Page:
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Old March 11th, 2012, 07:02 PM   #21
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Originally Posted by PragmaticStatistic View Post
Not objecting to your account, but there are factors you have not considered.

1) The passenger accounts could be that some viewed the scene from behind the aft section, away from the iceberg, and therefore it would appear from the rear as if the ship sank in one piece despite any twisting of the ship.
No doubt many were confused by their vantage... but also, people are generally poor observers. People not familiar with ships and sinkings in the dark might mistake the triangular prow surfacing for a chuck of ice...

But more likely is that they were focusing their attention on the people, those in the water and those on the ship.


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2) The 11:45 PM image you provided, shows the ship striking the iceberg and the bow rising out of the water. No where in your account, or any other that I have read, indicates the ship rose out of the water, or to what extent the iceberg projected out under the water.
I somewhat disagree- the drawing shows the ship heeling more than rising... however
keep in mind that red paint was seen on the iceberg... not underwater... yet the portion of the hull painted red is that portion underwater. Especially so when the ship is fully loaded, as she was.

For red paint to be visible above the water on the iceberg, the ship would have had to roll, and or lift to get red paint that high up.

Again- this evidence only strengthens the credibility of Thayers account and the accuracy of these drawings.


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What affect the ice under the ship would have on the ship's breaking up and sinking is unknown and not predictable. But, it could impact on how long the ship stayed afloat, and its twisting, before the ice entangled in the ship, or beneath the ship, broke off.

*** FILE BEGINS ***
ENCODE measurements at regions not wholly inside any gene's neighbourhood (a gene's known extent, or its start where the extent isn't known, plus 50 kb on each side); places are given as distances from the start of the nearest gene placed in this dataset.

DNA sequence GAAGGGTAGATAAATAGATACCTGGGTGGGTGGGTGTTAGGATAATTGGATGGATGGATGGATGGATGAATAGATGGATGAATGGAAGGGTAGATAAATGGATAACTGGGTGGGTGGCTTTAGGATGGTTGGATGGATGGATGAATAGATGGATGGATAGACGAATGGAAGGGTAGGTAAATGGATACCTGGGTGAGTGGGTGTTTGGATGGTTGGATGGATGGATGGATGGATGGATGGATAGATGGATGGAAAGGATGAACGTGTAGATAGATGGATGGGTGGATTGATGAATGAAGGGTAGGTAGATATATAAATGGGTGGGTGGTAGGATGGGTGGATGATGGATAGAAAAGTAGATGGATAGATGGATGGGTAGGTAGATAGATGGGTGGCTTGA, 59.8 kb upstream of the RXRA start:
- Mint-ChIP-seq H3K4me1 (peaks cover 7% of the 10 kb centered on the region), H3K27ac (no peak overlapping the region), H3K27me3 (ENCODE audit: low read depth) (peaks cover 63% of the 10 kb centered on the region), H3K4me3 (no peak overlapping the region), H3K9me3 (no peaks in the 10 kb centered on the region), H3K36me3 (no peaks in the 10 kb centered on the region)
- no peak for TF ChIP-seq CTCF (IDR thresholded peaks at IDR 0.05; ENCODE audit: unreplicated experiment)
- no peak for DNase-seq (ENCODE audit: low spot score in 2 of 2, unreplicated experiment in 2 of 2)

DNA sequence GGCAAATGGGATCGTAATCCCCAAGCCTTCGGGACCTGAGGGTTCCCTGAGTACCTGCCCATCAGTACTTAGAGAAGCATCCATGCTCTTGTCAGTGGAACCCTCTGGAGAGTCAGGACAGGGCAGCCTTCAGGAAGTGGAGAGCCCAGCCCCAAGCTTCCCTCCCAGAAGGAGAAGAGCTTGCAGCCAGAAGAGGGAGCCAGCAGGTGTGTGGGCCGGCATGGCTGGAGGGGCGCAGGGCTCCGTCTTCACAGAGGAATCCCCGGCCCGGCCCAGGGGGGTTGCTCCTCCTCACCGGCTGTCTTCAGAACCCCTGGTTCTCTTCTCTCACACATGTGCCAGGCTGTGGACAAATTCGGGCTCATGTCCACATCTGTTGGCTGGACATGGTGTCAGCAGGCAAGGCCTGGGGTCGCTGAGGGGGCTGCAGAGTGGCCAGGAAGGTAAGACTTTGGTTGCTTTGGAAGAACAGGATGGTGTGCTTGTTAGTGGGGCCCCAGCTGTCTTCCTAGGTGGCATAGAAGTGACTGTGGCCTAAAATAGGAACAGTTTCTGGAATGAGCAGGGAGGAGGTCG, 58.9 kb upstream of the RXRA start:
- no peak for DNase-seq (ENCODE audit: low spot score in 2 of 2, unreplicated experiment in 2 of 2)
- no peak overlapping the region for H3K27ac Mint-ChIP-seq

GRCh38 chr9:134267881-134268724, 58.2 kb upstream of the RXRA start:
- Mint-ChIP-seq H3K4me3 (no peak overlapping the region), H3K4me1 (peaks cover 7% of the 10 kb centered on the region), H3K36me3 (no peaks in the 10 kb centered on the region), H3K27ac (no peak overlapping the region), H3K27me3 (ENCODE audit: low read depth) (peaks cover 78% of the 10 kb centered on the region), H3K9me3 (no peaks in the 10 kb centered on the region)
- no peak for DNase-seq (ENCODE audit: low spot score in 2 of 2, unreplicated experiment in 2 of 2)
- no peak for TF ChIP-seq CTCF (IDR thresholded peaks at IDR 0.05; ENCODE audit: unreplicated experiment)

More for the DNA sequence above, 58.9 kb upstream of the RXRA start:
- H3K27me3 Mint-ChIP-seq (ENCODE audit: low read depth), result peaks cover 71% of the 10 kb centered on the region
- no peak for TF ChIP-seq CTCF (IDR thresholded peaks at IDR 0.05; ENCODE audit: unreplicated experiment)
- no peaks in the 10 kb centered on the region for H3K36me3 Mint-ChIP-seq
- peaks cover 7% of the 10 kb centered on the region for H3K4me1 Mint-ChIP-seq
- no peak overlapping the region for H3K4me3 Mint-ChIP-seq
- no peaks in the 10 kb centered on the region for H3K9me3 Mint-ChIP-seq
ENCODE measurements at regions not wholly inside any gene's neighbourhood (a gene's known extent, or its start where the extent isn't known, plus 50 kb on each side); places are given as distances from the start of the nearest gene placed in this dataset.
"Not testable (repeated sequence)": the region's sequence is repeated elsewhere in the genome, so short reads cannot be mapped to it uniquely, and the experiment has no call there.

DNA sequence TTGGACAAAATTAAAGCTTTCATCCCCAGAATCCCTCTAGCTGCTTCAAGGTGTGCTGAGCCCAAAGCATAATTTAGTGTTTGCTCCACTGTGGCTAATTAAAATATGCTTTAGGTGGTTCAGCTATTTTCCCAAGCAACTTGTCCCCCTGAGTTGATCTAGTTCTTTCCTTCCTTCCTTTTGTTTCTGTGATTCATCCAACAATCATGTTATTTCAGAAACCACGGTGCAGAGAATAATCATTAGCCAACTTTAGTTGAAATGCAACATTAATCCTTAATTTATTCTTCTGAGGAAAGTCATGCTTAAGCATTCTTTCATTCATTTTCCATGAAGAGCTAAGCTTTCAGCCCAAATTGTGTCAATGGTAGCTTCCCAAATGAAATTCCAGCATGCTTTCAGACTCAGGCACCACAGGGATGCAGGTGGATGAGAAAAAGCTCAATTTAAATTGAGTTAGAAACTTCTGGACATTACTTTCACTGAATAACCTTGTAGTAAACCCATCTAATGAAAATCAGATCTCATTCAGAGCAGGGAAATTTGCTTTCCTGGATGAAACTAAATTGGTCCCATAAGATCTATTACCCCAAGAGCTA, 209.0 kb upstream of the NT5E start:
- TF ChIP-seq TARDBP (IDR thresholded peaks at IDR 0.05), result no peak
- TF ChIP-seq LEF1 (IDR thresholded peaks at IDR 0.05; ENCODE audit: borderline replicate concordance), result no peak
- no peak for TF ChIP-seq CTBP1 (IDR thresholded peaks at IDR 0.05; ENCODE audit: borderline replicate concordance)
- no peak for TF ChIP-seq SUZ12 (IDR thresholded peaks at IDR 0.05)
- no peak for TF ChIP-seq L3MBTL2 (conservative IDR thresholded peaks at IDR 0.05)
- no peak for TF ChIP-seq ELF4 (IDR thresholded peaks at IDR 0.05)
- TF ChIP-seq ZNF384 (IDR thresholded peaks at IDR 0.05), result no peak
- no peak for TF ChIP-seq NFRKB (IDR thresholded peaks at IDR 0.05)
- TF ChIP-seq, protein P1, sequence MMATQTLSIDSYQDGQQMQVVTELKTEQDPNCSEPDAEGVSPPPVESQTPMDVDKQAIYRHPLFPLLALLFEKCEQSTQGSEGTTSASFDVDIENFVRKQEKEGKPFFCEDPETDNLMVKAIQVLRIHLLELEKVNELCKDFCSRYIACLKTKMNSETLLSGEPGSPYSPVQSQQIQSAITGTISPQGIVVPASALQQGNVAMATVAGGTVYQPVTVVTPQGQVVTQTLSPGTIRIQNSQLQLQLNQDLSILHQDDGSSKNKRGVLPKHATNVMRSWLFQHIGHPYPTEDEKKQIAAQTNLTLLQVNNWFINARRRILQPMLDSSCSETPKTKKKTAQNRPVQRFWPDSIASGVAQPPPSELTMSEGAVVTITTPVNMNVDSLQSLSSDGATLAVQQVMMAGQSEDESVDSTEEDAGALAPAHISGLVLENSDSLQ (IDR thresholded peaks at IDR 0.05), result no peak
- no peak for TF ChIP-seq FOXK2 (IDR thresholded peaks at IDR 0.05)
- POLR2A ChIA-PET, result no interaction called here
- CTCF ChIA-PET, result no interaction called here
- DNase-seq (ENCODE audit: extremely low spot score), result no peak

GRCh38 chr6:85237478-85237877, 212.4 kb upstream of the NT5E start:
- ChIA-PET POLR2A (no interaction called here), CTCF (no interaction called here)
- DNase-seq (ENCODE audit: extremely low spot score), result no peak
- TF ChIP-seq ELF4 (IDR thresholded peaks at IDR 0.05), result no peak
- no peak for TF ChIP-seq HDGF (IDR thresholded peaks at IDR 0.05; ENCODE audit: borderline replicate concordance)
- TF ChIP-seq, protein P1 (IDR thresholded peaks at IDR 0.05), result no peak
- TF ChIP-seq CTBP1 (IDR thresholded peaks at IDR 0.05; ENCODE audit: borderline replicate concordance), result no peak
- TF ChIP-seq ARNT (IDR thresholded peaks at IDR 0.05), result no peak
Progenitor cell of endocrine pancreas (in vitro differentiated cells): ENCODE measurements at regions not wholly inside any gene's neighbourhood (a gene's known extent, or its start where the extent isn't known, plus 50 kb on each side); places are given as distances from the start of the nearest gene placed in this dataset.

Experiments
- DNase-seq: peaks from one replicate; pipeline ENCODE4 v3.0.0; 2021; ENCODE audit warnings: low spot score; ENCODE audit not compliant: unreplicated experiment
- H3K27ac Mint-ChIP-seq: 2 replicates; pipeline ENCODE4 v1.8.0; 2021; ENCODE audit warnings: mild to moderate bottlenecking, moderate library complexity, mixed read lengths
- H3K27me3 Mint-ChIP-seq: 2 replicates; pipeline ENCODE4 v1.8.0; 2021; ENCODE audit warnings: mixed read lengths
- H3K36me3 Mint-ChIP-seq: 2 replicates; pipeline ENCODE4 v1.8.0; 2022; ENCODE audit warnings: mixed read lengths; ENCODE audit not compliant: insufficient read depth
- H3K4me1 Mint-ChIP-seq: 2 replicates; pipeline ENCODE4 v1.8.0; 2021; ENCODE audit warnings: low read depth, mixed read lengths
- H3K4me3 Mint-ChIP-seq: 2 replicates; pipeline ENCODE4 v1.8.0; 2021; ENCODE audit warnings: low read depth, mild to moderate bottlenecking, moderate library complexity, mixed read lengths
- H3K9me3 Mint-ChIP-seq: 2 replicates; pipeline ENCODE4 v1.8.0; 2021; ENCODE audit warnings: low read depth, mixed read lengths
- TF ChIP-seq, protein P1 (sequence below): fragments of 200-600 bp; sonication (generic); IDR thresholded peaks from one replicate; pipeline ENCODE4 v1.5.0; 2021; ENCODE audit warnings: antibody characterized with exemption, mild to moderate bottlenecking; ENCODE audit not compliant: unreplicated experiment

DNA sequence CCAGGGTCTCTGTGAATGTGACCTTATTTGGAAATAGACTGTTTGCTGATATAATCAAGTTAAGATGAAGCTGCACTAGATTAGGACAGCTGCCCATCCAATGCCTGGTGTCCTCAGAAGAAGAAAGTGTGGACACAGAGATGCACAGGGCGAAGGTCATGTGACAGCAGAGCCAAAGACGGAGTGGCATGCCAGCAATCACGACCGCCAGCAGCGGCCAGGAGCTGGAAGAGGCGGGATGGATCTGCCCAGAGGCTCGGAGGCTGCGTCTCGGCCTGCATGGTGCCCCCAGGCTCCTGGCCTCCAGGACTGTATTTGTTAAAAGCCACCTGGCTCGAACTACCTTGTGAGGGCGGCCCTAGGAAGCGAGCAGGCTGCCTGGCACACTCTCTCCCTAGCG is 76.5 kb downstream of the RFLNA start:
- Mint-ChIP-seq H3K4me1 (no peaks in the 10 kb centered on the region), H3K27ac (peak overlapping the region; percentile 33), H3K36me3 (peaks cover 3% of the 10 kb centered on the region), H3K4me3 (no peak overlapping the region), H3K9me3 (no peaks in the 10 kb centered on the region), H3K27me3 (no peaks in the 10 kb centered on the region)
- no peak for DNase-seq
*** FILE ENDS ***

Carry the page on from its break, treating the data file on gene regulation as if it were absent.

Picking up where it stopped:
It was discovered, only a few years later, that the particular process used to make the steel the Titanic was composed of was flawed, and produced a steel that was un-expectedly brittle at temperatures below 40 degrees.

It appears that a sudden sharp blow in frigid temperatures caused the steel to shatter along the rivet lines.

The recent wreck of the Costa Concordia, heeled over to reveal the damage, gives a very good idea of what a hard object can do to a steel hull traveling at speed. And Concordia was steaming slow, compared to Titanic s speed that night.
And that was modern steel... not the brittle riveted steel of 1912
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Old March 11th, 2012, 07:06 PM   #22
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Originally Posted by larkin View Post
I have a theory based at the point of impact..

The story goes the iceberg tore a long gash along the side of the ship below the water line...

I disagree.

First point is that icebergs floating that far down South into the Mid-Atlantic become relatively smooth below the waterline due to melt.

Second point. I believe that the Ship did hit the iceberg but the inertia of a body with that much mass, caused the ship to keep going after it hit, popping a line of rivots all along one side opening a long seem between the poor quality iron plates allowing in a torrent of sea water. Only then did the weight of the moving ship push it passed the iceberg but the damage was already done.